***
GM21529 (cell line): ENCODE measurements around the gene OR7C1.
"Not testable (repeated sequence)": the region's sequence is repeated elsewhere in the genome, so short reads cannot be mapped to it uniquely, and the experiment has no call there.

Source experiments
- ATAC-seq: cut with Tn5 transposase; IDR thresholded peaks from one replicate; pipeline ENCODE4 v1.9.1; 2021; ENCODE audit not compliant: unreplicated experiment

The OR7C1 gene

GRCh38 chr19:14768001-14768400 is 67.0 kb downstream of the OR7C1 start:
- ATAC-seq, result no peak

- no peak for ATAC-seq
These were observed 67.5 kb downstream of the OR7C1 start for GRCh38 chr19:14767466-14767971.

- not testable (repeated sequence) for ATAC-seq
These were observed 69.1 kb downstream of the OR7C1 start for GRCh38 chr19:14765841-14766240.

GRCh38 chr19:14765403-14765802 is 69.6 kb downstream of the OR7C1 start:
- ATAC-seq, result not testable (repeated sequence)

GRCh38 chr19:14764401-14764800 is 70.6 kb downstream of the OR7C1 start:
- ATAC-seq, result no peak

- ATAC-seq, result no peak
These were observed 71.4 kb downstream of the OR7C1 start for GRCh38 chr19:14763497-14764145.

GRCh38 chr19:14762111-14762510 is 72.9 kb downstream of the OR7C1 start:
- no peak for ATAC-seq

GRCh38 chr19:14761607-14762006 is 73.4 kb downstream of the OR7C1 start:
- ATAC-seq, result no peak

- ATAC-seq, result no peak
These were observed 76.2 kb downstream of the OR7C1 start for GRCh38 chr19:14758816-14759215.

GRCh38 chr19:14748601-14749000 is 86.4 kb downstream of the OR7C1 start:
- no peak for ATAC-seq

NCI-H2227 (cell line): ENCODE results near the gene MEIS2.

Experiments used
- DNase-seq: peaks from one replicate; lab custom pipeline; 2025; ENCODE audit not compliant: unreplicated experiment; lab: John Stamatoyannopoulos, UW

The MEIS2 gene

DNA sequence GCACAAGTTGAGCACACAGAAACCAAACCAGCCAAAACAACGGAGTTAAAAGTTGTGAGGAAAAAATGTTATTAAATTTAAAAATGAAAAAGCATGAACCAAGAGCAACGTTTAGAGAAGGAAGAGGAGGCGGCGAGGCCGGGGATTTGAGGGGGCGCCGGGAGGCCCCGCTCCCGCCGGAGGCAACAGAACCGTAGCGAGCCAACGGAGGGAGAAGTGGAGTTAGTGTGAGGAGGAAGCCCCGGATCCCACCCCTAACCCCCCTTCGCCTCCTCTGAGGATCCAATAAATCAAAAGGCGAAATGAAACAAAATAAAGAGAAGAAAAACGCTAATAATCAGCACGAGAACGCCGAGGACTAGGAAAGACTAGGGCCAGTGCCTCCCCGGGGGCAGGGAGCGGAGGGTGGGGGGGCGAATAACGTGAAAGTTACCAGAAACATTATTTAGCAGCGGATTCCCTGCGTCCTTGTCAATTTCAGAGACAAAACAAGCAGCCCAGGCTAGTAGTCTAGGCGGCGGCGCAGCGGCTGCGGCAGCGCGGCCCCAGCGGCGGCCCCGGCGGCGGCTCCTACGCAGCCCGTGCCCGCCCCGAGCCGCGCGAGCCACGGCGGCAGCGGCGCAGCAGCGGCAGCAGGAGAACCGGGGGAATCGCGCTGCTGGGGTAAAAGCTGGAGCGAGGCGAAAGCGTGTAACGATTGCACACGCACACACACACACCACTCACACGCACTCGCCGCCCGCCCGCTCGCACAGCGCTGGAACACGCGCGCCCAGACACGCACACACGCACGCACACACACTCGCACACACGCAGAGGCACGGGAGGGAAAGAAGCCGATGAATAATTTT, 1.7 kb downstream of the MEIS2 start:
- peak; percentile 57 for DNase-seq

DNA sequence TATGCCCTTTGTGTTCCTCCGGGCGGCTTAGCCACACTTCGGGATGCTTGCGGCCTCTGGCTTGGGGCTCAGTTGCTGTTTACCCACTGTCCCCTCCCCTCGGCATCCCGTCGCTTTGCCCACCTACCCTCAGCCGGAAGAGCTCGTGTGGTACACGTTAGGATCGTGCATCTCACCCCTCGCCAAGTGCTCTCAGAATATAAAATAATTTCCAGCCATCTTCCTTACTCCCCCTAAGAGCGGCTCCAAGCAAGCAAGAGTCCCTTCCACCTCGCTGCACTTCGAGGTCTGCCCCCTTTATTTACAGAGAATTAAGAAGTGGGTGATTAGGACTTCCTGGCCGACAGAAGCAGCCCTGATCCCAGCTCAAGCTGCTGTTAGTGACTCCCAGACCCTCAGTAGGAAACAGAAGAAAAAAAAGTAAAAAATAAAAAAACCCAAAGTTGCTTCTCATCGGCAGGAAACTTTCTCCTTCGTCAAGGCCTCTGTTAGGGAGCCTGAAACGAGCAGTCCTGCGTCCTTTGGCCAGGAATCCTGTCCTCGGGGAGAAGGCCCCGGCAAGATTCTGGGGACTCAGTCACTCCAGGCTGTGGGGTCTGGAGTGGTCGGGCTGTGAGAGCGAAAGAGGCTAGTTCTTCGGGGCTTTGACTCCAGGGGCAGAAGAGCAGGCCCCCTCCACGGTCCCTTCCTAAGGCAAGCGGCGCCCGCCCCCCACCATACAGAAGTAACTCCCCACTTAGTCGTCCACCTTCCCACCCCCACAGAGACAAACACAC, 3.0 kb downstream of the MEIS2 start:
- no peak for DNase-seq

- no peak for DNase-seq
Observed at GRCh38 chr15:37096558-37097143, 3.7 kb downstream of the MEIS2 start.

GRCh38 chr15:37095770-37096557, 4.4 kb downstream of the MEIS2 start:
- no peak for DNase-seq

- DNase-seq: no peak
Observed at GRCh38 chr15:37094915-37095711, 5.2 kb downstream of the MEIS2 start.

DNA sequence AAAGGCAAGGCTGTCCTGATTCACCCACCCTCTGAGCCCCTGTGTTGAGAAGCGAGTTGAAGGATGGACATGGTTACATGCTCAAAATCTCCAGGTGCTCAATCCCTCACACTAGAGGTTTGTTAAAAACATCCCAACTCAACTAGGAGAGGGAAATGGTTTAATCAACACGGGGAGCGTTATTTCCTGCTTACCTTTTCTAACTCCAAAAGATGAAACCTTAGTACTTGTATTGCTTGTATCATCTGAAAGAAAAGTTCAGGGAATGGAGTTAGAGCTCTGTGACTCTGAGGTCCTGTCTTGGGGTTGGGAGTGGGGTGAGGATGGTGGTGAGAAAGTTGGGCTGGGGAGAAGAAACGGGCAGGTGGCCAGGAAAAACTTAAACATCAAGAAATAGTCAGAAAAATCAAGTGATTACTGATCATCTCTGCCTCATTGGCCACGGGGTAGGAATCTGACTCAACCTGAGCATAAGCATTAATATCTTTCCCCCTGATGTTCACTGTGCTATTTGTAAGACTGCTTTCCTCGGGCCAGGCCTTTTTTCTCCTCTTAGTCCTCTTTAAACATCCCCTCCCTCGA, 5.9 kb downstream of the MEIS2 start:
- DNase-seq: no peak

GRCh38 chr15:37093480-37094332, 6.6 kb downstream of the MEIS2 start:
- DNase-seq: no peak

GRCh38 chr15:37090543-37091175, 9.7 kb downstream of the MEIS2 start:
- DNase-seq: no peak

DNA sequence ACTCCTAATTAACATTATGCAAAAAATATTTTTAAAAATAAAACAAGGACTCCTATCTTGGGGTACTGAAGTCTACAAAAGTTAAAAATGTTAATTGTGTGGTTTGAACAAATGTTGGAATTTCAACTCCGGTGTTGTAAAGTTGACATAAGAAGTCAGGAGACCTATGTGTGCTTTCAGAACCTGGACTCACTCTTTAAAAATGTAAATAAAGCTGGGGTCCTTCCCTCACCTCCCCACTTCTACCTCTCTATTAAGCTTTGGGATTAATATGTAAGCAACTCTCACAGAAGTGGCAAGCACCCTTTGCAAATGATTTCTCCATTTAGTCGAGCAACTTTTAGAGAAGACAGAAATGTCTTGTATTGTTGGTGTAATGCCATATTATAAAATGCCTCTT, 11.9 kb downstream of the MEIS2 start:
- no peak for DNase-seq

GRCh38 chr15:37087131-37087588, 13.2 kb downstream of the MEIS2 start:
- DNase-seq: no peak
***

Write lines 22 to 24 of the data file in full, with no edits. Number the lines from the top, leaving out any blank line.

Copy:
- ATAC-seq, result no peak
These were observed 76.2 kb downstream of the OR7C1 start for GRCh38 chr19:14758816-14759215.

GRCh38 chr19:14748601-14749000 is 86.4 kb downstream of the OR7C1 start: